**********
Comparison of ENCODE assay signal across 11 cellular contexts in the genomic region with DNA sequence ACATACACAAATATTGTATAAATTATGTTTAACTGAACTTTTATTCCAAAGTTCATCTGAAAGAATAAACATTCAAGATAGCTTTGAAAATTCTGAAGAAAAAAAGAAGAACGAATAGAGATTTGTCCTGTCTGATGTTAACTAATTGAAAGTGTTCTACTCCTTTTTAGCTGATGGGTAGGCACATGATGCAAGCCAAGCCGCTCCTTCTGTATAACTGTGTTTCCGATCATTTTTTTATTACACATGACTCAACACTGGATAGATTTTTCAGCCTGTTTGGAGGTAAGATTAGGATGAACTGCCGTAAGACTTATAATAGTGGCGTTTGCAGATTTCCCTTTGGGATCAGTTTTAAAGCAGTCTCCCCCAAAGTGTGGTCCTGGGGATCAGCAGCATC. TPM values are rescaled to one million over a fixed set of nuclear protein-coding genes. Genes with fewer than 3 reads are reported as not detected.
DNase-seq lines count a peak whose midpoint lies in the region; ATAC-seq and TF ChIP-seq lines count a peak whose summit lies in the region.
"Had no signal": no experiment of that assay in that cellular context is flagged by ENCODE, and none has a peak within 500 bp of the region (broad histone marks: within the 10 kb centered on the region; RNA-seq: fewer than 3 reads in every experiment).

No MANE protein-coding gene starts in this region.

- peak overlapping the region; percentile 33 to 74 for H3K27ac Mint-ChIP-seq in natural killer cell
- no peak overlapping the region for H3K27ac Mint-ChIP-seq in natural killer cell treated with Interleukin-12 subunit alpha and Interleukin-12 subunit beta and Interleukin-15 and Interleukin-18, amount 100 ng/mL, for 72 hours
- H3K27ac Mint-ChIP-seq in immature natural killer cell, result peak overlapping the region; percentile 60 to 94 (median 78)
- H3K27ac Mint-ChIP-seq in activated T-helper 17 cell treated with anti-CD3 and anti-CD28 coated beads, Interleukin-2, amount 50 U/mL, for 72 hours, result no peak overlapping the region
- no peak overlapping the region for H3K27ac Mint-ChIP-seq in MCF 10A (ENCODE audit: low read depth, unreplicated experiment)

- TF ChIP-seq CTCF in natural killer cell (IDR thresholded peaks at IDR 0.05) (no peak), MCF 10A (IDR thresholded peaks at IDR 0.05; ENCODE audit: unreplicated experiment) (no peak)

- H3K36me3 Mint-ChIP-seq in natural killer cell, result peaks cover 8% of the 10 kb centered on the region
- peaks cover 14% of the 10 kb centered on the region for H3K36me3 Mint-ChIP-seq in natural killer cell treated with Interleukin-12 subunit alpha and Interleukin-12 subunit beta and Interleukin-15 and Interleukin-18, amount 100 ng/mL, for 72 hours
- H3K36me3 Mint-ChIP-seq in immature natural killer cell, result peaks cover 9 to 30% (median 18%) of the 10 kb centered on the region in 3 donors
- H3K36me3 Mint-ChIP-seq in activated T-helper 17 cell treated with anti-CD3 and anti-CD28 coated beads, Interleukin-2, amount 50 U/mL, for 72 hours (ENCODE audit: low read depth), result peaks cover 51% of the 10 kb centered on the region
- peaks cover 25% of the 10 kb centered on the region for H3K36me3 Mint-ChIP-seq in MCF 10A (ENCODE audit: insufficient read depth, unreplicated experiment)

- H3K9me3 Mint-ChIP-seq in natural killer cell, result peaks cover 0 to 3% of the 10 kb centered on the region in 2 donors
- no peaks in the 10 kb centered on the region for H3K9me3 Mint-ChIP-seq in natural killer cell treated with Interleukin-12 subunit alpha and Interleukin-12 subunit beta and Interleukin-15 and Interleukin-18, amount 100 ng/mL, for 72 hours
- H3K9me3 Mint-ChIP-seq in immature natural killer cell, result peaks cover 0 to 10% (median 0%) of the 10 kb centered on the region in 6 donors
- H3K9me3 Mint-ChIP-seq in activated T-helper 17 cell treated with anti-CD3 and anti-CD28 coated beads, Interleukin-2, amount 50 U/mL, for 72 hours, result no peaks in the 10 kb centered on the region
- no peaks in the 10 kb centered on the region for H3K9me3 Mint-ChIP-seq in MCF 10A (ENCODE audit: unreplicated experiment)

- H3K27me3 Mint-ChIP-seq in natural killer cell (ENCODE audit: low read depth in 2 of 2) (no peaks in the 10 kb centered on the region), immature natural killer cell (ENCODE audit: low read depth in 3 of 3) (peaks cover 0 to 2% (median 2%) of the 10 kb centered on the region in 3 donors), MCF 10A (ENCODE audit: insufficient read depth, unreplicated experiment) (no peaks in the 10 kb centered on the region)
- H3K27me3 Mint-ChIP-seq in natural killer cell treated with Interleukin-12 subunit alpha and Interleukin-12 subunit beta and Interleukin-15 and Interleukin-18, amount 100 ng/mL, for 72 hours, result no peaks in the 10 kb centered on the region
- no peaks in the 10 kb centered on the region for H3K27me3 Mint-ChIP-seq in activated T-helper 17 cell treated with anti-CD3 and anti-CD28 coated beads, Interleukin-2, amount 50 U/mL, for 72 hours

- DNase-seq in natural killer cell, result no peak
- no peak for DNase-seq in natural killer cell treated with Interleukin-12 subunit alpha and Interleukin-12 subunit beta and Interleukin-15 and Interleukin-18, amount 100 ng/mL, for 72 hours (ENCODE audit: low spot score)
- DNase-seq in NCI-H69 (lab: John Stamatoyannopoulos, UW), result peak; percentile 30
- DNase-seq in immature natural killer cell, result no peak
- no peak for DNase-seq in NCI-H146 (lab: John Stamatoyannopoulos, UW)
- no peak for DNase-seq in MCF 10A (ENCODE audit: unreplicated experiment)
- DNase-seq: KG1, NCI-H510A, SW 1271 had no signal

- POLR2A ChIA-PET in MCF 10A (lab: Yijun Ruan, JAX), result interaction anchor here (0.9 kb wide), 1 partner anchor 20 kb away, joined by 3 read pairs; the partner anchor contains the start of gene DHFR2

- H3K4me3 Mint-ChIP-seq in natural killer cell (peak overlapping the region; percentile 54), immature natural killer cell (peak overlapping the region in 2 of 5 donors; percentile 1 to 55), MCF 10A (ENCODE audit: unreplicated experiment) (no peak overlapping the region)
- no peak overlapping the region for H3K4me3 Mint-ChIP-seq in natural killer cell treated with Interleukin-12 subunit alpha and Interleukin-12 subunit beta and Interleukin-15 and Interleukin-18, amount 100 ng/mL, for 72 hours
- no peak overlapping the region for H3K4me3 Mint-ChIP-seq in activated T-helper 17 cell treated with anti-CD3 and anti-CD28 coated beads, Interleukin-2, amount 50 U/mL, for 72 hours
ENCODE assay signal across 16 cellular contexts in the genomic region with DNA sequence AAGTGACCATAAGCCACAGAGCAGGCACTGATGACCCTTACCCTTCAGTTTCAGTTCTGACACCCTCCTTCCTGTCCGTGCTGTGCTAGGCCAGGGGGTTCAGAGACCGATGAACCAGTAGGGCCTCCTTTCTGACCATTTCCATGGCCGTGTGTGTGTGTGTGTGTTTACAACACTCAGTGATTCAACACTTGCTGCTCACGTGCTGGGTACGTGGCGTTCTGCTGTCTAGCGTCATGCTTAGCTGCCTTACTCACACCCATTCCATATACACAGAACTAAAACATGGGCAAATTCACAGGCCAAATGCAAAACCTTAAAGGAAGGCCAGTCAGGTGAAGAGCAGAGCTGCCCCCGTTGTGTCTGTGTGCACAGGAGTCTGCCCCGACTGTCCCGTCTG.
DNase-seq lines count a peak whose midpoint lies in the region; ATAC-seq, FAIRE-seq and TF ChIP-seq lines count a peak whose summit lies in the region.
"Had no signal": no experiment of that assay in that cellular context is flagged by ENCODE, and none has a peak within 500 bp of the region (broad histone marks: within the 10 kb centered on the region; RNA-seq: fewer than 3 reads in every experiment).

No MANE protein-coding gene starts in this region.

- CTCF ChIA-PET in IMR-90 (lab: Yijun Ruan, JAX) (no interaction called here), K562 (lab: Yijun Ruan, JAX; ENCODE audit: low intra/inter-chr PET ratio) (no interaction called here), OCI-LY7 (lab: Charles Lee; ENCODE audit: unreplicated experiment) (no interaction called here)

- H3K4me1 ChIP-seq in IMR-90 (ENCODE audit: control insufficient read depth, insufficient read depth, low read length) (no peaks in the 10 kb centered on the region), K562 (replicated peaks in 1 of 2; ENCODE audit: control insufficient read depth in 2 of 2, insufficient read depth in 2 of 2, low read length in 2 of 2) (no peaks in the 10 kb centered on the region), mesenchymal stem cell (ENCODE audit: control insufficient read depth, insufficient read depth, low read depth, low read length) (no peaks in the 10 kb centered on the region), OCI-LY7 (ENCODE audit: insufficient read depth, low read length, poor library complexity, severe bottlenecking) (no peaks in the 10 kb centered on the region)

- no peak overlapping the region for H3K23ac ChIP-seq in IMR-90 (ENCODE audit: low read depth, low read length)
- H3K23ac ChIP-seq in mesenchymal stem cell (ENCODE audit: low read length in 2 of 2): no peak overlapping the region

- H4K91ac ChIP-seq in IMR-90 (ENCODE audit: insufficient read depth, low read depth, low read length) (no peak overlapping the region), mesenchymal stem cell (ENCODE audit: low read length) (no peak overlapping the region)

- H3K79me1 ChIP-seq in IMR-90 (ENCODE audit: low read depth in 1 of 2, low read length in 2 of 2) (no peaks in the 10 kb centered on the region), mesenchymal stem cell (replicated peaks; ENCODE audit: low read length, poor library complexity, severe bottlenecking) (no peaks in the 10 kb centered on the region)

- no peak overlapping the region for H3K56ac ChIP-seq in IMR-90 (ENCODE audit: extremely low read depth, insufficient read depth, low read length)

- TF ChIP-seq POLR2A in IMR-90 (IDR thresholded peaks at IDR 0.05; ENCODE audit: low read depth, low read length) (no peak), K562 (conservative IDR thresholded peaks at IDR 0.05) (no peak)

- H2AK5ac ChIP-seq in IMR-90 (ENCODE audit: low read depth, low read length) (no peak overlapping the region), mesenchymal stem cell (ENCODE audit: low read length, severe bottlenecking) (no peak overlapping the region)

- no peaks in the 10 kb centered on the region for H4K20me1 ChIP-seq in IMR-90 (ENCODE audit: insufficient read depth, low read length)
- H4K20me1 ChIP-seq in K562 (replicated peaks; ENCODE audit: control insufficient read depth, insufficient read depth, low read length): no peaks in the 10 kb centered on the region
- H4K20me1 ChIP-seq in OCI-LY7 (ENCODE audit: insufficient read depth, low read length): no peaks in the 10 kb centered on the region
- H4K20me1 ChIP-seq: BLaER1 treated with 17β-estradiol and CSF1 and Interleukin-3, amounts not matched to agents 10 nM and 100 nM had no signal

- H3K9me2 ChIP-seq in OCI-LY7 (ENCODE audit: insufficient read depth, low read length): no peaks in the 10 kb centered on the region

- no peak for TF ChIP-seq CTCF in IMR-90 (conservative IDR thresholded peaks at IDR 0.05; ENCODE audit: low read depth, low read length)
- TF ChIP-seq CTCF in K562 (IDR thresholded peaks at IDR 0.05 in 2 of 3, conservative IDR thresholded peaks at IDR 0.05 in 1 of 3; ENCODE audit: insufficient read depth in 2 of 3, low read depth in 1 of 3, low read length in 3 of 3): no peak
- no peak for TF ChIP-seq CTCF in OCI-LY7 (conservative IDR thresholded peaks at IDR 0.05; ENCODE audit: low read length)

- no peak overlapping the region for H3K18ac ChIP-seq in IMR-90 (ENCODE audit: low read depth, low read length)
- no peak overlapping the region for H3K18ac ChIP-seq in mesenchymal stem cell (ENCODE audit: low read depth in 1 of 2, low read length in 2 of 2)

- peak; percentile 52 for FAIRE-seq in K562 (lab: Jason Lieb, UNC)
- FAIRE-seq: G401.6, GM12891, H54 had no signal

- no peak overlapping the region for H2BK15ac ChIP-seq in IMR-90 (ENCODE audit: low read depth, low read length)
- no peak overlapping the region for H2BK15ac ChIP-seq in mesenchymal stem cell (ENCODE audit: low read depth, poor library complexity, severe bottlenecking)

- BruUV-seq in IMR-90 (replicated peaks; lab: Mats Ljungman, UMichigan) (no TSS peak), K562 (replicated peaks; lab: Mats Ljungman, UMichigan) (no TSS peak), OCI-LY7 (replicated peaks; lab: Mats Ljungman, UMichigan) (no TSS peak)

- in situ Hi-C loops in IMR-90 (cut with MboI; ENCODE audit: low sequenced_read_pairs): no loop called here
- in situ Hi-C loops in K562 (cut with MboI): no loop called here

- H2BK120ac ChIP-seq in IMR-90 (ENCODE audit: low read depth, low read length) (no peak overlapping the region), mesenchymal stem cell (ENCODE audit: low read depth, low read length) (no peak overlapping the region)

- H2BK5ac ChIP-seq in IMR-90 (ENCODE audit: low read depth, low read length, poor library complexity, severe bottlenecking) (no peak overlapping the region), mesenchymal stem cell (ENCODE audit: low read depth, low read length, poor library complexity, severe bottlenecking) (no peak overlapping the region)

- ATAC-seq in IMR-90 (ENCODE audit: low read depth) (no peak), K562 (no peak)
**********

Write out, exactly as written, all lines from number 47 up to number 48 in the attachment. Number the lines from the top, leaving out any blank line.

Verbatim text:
- H2AK5ac ChIP-seq in IMR-90 (ENCODE audit: low read depth, low read length) (no peak overlapping the region), mesenchymal stem cell (ENCODE audit: low read length, severe bottlenecking) (no peak overlapping the region)

- no peaks in the 10 kb centered on the region for H4K20me1 ChIP-seq in IMR-90 (ENCODE audit: insufficient read depth, low read length)